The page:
News / South Africa

Austil Mathebula
3 minute read
10 Apr 2017
3:01 pm

Zuma slates ‘racist’ marchers who ‘depicted black people as baboons’

Austil Mathebula

The president also took a swipe at the private sector on the question of salary disparities along racial lines.

FILE PICTURE: President Jacob Zuma. Picture:

President Jacob Zuma has criticised the People’s March protesters for allegedly displaying racist posters and placards during the march last week.

Speaking at the 24th commemoration event of anti-apartheid activist Chris Hani in Boksburg on Monday, the president said the alleged depiction of black people as baboons during the nationwide strike was proof that racism still existed in the country.

Zuma said it was “clear that some of our white compatriots [still] regard black people as being lesser human beings or subhuman”. This was in reference to the People’s March, which saw thousands of South Africans locally and internationally gather to call for the president to resign.

This after Zuma sacked former finance minister Pravin Gordhan, and his deputy, Mcebisi Jonas – actions that not only saw the rand plummet, but the country downgraded to junk status by international rating agencies Standard and Poor’s and Fitch Ratings.

Zuma called on the public to refrain from making racist utterances, and further indicated that the Prevention and Combating of Hate Crimes and Hate Speech Bill would deal with such issues once it became law.

“Compatriots, comrade Chris Hani believed in a nonracial society. In his memory, we must continue building a nonracial society and fight racism wherever it rears its ugly head.

“We have sadly not yet succeeded to build the nonracial society that we envisaged. There is a resurgence of racism in our country. It is also clear that racists have become more emboldened.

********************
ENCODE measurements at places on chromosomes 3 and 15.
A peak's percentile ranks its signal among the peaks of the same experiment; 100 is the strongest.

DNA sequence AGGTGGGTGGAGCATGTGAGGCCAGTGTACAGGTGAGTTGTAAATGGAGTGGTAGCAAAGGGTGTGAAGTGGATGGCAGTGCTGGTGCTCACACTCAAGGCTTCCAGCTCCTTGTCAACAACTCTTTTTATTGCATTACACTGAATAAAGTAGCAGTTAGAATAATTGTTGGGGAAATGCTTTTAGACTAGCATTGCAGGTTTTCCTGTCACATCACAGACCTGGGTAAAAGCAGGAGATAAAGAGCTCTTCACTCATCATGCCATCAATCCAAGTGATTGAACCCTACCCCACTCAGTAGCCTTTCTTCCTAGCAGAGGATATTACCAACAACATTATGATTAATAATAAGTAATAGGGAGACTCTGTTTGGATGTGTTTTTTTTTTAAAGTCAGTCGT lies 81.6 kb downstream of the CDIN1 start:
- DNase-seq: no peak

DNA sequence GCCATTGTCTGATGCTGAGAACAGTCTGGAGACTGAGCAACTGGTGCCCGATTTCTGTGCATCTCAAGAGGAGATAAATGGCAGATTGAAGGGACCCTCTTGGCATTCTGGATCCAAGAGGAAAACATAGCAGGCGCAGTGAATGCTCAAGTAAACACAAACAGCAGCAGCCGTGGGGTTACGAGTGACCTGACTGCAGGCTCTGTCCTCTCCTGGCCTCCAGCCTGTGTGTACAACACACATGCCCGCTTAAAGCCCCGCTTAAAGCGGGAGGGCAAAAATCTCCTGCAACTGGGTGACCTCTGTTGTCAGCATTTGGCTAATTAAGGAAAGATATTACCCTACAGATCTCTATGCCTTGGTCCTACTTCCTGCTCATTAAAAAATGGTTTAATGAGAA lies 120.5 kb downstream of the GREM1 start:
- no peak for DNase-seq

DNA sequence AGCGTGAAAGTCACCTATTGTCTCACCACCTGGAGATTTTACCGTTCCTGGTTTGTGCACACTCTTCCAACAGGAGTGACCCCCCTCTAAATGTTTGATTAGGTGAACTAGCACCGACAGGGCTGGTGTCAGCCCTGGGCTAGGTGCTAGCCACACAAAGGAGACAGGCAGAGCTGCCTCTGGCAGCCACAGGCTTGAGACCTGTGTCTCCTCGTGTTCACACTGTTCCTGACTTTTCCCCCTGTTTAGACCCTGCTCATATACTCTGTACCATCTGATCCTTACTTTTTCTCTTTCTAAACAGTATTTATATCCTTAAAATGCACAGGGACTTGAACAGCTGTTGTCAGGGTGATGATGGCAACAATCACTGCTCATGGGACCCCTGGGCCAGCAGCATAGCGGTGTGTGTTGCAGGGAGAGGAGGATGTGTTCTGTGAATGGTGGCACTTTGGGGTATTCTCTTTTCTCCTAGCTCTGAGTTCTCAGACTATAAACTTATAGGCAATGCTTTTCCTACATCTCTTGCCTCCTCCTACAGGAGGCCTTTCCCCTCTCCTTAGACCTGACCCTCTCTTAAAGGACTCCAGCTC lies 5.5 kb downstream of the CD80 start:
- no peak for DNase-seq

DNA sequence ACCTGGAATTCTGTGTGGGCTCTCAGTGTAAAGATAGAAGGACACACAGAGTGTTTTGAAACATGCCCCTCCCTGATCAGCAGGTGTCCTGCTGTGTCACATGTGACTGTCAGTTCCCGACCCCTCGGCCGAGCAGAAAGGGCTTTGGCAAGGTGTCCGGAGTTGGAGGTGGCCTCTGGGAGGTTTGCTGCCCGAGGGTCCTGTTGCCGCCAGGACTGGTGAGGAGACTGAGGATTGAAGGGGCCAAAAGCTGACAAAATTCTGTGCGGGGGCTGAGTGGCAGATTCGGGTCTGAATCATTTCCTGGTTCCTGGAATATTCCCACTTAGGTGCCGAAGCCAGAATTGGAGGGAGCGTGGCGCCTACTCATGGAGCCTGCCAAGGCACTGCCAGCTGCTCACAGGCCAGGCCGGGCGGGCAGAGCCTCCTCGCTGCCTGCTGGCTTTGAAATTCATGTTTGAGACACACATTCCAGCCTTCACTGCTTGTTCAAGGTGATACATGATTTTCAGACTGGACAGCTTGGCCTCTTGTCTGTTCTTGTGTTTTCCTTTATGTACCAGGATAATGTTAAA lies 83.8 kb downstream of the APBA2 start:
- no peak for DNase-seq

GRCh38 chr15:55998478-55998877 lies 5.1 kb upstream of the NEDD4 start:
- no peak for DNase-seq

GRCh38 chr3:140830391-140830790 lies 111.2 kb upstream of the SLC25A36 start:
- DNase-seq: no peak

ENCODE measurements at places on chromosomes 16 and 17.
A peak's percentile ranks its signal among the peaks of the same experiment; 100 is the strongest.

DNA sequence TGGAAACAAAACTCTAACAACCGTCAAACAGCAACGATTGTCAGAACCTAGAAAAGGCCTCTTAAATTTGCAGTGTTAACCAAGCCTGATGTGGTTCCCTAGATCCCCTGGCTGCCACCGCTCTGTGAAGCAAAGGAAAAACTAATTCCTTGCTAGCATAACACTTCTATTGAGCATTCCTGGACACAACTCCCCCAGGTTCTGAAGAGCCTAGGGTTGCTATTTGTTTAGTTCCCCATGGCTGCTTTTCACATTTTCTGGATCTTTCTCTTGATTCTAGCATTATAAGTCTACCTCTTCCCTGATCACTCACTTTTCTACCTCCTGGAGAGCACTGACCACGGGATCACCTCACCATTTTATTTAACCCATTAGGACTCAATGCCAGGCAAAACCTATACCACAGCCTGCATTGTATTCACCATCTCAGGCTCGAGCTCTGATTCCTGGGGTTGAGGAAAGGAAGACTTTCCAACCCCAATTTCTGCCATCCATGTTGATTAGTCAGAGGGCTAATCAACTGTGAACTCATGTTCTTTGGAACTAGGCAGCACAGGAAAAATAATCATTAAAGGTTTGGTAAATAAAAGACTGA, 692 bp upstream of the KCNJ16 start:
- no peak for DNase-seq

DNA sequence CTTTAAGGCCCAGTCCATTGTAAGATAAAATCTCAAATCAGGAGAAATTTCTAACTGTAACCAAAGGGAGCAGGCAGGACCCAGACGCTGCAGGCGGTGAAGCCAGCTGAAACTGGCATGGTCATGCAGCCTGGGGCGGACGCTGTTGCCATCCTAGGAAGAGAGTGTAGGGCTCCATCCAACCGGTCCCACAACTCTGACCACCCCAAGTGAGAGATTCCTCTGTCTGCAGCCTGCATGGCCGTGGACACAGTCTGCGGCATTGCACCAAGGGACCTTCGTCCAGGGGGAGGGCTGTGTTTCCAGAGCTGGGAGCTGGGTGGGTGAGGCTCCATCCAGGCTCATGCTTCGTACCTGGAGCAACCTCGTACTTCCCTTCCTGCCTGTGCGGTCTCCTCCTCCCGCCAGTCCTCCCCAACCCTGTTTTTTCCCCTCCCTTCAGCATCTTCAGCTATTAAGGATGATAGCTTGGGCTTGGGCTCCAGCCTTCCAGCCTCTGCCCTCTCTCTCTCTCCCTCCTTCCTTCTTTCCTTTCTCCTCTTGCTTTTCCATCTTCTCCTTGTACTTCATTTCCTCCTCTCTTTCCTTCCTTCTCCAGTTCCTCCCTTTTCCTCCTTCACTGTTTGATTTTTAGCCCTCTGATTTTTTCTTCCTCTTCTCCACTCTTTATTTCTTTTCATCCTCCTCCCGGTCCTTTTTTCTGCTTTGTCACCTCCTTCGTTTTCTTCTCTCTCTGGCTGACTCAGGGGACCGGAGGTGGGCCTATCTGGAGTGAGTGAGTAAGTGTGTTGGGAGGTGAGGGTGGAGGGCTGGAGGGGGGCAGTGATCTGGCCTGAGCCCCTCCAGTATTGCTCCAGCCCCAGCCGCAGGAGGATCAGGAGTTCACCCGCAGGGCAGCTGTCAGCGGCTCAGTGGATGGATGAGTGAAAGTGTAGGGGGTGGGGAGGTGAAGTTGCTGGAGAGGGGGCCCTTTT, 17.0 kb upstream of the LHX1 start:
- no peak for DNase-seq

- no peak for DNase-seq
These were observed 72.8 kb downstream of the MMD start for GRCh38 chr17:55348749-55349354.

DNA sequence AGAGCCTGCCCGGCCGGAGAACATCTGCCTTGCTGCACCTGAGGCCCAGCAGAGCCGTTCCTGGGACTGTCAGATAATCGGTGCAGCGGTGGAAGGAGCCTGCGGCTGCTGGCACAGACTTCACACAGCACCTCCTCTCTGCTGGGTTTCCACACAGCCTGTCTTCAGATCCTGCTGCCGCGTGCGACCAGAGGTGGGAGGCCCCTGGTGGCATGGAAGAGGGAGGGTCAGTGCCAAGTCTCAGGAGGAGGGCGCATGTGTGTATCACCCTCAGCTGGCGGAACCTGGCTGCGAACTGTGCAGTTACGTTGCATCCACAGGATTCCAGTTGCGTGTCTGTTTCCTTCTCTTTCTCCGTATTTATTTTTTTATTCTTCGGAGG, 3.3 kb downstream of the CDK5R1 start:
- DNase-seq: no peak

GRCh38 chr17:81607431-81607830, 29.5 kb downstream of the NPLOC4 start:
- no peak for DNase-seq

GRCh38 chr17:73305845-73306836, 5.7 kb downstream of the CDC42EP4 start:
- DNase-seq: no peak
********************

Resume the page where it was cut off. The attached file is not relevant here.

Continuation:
“The marches that took place last week demonstrated that racism is real and exists in our country,”

Bua! [speak]” shouted some people in the audience.

“Many placards and posters displayed beliefs that we thought had been buried in 1994. Some posters depicted black people as baboons. It is clear that some of our white compatriots regard black people as being lesser human beings or subhuman.

“The racist onslaught has become more direct, and is no longer hidden as was the case in the early years of our constitutional democratic order. Racists no longer fear being caught or exposed. The racist onslaught has become more direct, and is no longer hidden, and this must be saying something to us as a country.

“We are a nonracial South Africa, and we must fight for this. It is the most important struggle to win – that South Africa becomes indeed nonracial … nonsexist.

“In the fight to combat racism, we should look beyond only overt racist utterances and public displays that we saw during the marches last week. Racism is a gross violation of human rights and plunged this country into decades of conflicts in the past. We cannot allow and assist racists to take our country backwards.

“At a legislative level, government has published the Prevention and Combating of Hate Crimes and Hate Speech Bill. Once it becomes law it will criminalise several forms of discrimination, including on the bases of race, gender, sexual orientation, religion and nationality.”

Black and white salary disparities 

The president took a swipe at the private sector on the question of alleged salary disparities on racial lines.

The president also talked about lack of transformation in the private sector, where he said senior management positions were “overwhelmingly white and male”.

“Reports by the Employment Equity Commission each year indicate that the top and senior management positions of top companies remain overwhelmingly white and male. Black professionals indicate that they are being overlooked for promotion in many companies.

“The private sector also needs to attend to the accusation that the salaries of black and white professionals doing the same job are still unequal in this free and democratic South Africa.

“These are serious transformation issues that cannot be ignored.”

National day of action 

Meanwhile, opposition parties the African Christian Democratic Party, African People’s Convention (APC), Congress of the People, Democratic Alliance, Economic Freedom Fighters, Inkatha Freedom Party and the United Democratic Movement have joined forces in their call for Zuma to step down.

They will all take part in mass action on Wednesday, April 12 – Zuma’s 75th birthday.